Bush Administration Demands Stalling Distribution of Grants From Global AIDS Fund
Although it has approved $1.6 billion in grants for programs in more than 40 countries, the Global Fund to Fight AIDS, Tuberculosis and Malaria has not yet distributed any money, largely because of "demands led by the Bush administration" that the fund create an aid-delivery mechanism "from scratch," the Wall Street Journal reports. The Global Fund has so far received $2.1 billion in pledges; the United States has pledged $500 million of this amount. The fund approved 58 project applications in its first round, including $165.3 million for programs in South Africa and $92.9 million for efforts in Zambia -- two countries with HIV prevalence rates of more than 20%. As the HIV/AIDS pandemic continues to grow, the fund is facing "mounting pressure" to distribute the grants. Global Fund Executive Director Richard Feachem said that he hopes to distribute money to a "handful" of projects by October, although this deadline is also "up in the air," the Journal reports. Most of the grant recipients will not receive any money until the end of the year or later.
Creating a New Distribution System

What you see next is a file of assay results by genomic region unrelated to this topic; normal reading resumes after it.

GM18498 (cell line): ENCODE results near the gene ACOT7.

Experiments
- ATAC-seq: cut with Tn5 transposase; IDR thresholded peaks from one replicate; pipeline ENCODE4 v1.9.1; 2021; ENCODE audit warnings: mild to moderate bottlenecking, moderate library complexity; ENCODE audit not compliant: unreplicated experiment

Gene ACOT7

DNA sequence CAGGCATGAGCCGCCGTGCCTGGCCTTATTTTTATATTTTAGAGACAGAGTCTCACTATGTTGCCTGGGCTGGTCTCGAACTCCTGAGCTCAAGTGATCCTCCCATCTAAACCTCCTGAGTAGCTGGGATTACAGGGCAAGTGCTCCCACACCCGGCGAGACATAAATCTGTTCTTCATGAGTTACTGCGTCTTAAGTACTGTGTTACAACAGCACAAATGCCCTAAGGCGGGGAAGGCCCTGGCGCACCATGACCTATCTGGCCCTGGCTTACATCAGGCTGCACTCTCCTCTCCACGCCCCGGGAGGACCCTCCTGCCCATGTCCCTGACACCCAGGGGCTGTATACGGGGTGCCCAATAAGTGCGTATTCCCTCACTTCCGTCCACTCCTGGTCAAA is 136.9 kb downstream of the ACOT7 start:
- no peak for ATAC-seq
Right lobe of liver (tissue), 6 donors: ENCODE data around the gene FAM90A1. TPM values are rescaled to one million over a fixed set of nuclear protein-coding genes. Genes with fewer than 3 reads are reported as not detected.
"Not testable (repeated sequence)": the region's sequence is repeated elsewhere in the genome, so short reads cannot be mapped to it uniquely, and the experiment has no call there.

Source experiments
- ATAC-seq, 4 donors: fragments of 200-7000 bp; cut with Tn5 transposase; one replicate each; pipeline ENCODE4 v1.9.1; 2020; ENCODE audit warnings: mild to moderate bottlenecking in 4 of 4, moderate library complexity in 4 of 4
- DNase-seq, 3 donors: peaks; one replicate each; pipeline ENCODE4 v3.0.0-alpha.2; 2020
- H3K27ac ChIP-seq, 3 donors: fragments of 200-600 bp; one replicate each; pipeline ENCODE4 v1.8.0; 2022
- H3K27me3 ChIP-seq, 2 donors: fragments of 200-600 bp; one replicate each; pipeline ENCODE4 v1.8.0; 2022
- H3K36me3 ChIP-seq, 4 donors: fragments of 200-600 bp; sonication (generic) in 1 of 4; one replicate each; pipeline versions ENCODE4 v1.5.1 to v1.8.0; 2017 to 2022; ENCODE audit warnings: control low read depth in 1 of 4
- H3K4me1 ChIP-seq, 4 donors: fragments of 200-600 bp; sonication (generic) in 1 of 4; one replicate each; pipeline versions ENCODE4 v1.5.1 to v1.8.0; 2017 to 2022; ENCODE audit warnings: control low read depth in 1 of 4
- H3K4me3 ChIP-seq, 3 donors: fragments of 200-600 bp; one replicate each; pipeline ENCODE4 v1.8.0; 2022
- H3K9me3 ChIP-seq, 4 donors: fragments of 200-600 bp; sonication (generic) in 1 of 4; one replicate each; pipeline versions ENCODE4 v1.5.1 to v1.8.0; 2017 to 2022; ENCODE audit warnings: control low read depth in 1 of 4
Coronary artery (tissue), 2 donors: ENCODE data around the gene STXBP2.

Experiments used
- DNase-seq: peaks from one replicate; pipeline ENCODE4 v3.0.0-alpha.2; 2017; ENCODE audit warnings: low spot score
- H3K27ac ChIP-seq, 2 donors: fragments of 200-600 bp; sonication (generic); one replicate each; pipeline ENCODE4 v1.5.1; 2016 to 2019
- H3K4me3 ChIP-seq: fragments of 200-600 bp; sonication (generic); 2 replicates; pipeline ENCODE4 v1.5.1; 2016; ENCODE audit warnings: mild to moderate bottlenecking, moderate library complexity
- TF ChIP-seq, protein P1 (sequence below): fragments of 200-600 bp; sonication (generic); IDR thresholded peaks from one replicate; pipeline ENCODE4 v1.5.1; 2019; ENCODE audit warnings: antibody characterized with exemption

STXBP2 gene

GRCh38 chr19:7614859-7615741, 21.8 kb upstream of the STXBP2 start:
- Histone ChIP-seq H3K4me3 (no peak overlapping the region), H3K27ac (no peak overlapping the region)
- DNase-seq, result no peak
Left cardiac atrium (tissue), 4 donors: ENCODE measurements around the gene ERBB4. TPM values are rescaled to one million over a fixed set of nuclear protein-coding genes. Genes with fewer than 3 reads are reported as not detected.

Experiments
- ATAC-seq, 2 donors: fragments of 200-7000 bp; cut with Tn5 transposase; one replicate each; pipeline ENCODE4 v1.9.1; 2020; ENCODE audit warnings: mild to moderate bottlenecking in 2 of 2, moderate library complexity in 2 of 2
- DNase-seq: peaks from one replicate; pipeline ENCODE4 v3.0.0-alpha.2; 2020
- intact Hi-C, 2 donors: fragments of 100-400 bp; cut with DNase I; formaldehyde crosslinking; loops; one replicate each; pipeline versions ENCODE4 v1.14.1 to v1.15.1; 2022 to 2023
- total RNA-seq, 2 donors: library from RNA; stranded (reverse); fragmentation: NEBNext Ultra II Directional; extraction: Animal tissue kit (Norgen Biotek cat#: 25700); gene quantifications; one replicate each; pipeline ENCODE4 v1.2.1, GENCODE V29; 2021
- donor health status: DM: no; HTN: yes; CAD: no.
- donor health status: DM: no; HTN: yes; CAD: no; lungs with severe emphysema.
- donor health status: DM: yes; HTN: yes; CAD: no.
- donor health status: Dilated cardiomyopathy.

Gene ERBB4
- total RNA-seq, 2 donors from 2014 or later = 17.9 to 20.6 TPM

The Journal reports that several donors to the fund, including the United States and the United Kingdom -- are "dubious" about allocating aid through existing agencies, such as the United Nations and the World Bank. The Bush administration and the U.K. government say that existing agencies have not had enough of a "positive effect" and are asking that the Global Fund "shun existing aid agencies and build its own system," a request that has delayed the distribution of funding. Despite the United States' objections, the World Bank holds the fund's money and has agreed to wire grants to recipients. To create its own distribution mechanism, the fund must implement its own procurement, administrative, auditing and other services in each country for each grant. Although the fund still has only a "vague outline" of how it will distribute grant money, its current plan consists of three elements for each project: a principal recipient, a local fund agent and a third independent agent. The recipient could consist of a foreign health ministry, a local government, a private firm or a private charity that will implement the project, gauge its success and report the findings to the fund. The local fund agent could be an accounting firm, bank or charity that will audit the usage of the grant. The independent agent will periodically verify the principal recipient's assessment of the project's impact on public health. U.S. officials concede that creating this approach will mean "somewhat slower delivery of the aid," but they say that closer monitoring of aid distribution will ensure a greater benefit. "We're anxious for quick victories, (but) better that it be done right and later than early and wrong," an unidentified U.S. official said. Feachem and U.S. and British officials say that the fund is making "quick progress" in implementing its new distribution system, but "tension has emerged" between donors and the recipients who want to receive the money as soon as possible. Milly Katana, a Ugandan AIDS activist who represents private charities on the fund's board, said, "I don't see any justification for that kind of excess precaution. Personally I don't want to just light the money on fire and burn it, but at the same time lives are being lost" (Phillips, Wall Street Journal, 8/5).